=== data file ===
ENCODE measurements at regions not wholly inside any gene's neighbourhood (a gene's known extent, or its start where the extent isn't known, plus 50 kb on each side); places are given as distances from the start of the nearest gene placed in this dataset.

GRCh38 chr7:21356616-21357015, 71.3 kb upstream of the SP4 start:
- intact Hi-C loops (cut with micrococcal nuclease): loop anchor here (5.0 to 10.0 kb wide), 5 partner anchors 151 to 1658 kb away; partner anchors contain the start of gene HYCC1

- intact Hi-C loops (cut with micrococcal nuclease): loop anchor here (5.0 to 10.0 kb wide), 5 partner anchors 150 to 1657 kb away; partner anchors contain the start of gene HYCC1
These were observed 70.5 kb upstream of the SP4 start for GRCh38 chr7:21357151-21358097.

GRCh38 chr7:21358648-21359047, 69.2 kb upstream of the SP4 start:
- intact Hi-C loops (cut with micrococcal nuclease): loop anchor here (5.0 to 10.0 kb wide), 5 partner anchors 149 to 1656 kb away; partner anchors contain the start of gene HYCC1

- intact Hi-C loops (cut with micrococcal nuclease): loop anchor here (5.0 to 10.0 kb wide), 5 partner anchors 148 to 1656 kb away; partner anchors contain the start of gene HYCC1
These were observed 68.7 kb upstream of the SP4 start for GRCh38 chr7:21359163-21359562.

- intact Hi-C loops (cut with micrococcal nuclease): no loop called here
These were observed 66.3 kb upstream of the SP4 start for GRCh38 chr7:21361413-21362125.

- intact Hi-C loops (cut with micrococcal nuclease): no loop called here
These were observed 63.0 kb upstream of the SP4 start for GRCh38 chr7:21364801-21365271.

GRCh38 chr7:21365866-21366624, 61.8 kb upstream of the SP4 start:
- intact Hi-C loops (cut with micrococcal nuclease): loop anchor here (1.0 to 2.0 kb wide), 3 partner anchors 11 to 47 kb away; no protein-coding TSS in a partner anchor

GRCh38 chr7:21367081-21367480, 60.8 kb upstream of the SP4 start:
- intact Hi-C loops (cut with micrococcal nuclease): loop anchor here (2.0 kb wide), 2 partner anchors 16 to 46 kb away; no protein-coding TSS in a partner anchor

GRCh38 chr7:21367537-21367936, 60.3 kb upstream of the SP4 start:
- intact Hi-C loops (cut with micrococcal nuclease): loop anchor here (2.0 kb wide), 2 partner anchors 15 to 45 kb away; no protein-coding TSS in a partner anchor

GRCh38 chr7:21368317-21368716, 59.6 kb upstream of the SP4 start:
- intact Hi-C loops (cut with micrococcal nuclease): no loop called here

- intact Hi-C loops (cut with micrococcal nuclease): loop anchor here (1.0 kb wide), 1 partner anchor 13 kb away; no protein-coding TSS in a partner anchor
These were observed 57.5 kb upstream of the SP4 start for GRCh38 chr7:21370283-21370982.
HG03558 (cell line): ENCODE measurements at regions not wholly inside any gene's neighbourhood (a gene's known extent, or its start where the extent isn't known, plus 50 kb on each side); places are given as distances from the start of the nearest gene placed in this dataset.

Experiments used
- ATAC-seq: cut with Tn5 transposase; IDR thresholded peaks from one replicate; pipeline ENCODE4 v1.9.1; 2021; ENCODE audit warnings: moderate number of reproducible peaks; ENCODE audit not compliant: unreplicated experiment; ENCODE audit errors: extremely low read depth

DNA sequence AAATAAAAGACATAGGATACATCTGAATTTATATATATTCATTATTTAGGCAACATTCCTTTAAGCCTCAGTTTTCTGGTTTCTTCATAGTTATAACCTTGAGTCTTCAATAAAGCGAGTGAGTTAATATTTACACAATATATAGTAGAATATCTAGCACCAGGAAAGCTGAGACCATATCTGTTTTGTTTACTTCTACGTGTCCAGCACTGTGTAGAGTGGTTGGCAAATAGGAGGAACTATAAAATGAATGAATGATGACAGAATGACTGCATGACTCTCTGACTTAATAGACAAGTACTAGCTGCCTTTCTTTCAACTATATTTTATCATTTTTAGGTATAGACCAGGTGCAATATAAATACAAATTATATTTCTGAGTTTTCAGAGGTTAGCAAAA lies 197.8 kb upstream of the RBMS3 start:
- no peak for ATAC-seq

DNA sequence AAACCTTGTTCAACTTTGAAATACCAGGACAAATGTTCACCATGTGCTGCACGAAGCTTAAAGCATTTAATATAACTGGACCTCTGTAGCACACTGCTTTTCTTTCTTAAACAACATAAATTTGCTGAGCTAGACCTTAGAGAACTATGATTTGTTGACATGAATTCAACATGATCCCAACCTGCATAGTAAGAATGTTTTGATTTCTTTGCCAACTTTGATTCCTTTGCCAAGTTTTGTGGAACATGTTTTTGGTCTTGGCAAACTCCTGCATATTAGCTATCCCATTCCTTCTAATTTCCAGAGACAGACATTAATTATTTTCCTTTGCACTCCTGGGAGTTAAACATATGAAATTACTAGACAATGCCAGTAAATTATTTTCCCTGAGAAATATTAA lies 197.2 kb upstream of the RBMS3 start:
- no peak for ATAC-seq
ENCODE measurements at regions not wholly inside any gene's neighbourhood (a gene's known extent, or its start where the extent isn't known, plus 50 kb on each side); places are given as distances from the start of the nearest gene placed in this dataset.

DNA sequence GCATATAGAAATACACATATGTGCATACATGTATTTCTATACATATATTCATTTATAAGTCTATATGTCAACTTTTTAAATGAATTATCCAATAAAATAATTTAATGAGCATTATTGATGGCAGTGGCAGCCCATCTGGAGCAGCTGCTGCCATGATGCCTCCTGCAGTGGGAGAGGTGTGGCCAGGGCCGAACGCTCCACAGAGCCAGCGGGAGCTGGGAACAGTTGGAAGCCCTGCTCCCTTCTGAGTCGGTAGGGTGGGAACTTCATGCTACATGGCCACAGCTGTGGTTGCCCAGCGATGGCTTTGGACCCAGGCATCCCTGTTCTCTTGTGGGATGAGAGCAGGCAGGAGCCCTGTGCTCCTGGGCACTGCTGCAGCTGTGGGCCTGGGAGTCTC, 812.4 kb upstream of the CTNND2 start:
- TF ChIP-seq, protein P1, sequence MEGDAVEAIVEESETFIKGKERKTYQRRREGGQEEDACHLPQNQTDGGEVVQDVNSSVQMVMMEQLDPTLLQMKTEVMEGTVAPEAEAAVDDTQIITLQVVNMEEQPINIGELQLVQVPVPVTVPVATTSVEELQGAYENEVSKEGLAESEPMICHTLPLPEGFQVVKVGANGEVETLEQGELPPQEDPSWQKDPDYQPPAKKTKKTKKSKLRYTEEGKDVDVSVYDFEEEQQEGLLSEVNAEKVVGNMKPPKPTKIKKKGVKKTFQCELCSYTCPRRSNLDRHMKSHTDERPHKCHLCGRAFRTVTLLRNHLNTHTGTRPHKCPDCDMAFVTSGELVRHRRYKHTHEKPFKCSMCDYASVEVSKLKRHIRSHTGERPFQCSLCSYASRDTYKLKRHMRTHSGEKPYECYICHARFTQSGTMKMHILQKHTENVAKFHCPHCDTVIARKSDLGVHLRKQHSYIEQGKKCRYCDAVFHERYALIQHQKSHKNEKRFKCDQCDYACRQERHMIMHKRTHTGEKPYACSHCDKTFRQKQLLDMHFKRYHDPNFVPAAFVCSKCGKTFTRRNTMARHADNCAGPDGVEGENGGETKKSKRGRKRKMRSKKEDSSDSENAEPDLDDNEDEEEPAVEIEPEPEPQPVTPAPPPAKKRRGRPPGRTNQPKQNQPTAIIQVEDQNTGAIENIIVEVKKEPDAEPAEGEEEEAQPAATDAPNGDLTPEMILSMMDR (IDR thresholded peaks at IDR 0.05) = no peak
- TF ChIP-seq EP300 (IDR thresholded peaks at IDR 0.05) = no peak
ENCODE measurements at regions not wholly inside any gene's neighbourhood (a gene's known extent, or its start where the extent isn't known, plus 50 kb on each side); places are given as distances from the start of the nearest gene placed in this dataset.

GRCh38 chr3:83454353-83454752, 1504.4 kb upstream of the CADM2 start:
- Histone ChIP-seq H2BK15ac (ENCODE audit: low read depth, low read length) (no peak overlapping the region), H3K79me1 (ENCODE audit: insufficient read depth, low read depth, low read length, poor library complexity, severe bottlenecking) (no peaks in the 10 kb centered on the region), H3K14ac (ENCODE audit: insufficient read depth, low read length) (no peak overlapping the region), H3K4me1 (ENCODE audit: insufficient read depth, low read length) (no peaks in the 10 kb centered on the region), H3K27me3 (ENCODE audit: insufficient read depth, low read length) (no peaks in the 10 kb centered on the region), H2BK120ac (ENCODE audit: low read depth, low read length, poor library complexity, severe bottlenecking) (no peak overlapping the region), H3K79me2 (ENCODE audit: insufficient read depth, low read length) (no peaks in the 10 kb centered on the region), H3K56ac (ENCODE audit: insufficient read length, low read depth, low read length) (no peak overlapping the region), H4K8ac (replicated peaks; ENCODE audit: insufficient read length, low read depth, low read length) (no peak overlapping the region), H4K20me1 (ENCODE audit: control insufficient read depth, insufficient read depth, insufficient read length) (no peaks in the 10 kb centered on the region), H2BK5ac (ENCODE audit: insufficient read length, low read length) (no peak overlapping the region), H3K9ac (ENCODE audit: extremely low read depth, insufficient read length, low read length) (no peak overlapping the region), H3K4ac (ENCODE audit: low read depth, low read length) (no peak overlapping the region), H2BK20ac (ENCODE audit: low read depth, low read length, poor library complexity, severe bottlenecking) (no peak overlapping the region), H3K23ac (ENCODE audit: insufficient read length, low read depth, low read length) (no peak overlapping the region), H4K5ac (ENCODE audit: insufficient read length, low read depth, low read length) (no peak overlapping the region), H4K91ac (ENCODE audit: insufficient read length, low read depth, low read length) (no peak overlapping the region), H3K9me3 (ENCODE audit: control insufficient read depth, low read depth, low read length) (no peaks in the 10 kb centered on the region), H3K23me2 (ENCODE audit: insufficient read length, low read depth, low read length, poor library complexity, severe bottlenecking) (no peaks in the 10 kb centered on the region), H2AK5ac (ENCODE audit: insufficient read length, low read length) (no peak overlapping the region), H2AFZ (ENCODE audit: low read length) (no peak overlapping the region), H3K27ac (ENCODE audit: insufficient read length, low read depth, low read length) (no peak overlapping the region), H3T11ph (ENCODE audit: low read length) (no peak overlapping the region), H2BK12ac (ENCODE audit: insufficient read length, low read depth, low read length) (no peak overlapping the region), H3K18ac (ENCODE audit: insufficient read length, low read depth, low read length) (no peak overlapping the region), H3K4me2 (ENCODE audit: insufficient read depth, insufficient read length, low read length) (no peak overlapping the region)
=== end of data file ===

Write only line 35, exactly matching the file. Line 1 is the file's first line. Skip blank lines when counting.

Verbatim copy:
ENCODE measurements at regions not wholly inside any gene's neighbourhood (a gene's known extent, or its start where the extent isn't known, plus 50 kb on each side); places are given as distances from the start of the nearest gene placed in this dataset.